Local Government Fees & Charges
Local governments may impose fees and charges for the provision of services, use of property, exercise of regulatory authority, or for obtaining copies of local government records.
Fees and charges are established by bylaw and are primarily used for recovering:
- The cost of services such as, sewer, water, transit and garbage
- The use of government property such as, park fee or facility rental fee
- Exercising regulatory authority such as, building permit fee or a business license
- Obtaining government records.
There are certain services for which a local government may not impose a fee or charge. For example, a local government may not impose a highway toll unless specifically provided by a provincial or federal enactment.
Local governments have broad authority when establishing a fee structure, including:
- Basing a fee on any factor specified in the fee bylaw,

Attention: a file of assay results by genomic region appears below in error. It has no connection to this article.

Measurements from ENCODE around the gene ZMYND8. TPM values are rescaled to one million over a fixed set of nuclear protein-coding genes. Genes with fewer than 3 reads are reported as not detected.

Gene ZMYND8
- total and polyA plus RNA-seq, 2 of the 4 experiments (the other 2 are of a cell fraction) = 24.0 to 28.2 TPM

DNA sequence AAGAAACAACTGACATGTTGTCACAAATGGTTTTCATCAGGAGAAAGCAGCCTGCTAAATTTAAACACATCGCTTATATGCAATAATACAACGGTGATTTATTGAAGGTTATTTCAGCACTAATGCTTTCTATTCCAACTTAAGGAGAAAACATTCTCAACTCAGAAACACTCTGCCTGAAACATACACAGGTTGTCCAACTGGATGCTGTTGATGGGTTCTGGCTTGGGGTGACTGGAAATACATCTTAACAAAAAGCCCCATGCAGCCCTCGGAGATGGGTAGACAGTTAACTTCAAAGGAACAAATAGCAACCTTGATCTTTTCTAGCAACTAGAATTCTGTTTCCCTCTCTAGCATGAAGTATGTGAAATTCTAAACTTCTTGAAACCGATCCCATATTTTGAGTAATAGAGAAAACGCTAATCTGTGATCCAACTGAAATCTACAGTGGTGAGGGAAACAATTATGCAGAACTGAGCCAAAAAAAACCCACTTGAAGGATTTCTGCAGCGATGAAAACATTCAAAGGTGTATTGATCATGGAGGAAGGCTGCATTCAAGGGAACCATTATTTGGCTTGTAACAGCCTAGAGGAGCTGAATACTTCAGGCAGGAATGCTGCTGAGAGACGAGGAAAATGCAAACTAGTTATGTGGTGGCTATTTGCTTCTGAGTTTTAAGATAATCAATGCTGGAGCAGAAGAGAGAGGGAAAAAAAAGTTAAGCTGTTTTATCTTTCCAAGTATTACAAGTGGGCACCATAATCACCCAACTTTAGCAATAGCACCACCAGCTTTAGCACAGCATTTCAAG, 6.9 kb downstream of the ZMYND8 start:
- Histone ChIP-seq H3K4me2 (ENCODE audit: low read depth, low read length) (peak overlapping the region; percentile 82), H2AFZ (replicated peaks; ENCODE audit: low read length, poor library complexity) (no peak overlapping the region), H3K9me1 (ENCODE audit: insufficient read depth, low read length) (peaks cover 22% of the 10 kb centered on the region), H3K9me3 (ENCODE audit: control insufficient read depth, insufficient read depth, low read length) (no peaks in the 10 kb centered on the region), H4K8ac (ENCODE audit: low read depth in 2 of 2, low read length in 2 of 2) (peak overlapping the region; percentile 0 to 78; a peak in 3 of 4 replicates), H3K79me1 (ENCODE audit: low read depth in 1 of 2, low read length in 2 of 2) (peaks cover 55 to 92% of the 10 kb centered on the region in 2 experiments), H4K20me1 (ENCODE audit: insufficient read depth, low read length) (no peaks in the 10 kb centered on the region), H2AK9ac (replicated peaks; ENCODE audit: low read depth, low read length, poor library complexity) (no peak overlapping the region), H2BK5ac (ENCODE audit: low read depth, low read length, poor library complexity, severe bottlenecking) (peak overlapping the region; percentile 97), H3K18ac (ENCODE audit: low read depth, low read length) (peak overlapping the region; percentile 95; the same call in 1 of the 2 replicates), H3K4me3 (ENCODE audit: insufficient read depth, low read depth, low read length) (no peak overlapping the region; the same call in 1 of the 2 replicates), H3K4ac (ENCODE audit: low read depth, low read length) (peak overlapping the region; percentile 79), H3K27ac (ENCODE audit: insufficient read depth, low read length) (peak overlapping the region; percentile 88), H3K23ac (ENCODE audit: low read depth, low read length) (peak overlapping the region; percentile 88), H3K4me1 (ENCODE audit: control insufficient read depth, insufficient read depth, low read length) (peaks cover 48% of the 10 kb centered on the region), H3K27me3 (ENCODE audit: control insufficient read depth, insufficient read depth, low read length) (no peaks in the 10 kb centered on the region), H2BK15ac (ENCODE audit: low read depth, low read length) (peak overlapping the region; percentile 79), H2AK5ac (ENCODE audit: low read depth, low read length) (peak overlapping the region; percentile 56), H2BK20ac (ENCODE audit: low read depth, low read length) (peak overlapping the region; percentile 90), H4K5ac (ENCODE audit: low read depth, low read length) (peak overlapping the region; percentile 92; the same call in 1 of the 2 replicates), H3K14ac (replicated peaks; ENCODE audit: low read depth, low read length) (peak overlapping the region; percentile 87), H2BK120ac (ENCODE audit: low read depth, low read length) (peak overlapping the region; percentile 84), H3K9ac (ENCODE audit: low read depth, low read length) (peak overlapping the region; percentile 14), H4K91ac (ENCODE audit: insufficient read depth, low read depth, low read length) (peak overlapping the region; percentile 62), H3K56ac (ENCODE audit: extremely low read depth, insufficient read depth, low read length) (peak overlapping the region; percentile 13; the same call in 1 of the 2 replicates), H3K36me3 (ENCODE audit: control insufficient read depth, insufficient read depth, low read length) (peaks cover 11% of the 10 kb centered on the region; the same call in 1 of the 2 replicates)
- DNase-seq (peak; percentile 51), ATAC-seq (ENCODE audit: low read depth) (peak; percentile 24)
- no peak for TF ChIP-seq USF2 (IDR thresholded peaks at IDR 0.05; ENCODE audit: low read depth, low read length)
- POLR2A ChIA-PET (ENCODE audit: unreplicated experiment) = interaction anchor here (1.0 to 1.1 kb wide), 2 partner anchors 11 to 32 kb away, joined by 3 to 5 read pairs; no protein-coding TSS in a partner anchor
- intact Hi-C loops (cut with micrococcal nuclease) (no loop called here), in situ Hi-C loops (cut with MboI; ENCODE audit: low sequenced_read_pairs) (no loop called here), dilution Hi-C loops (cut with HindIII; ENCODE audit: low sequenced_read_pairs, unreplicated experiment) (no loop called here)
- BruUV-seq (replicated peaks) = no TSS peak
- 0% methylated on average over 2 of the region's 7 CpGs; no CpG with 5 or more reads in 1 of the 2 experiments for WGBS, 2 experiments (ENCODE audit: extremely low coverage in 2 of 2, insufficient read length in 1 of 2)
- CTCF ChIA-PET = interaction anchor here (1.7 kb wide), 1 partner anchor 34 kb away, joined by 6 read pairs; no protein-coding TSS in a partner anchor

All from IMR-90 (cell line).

- Establishing different fee rates in relation to different factors,
- Establishing terms and conditions for fee payment for example, discounts, interest and penalties, and
- In certain cases, applying a fee outside the boundaries of the local government
A fee amount must not be excessive. Instead, the amount of a fee should be sufficient to recover costs of a service and ensure its future sustainability. Fees are generally applied on a user-pay basis,so only those who benefit from the service bear the fee.
To ensure transparency, local governments must make available to the public, on request, a report showing how a fee was determined.
Recovery of Certain Fees Through Taxation
When a local government imposes fees for works or services provided to land or improvements, such as sewer, water or garbage fees, and the fees go unpaid, they form a lien on the land and its improvements. These fees may then be collected in the same manner and with the same remedies as unpaid property taxes. Namely, if the fee is due and unpaid by December 31 in the year it was levied, the fee is deemed to be taxes in arrears.
Interest on Fees & Charges
In some cases, fees and charges are restricted by legislation. One such charge is interest. The rate and method of interest calculation for money owing to a local government is typically set by the B.C. government through legislation or regulation. Provincially set interest calculations include:
A local government can only establish the method for calculating interest if the B.C. government has not done so.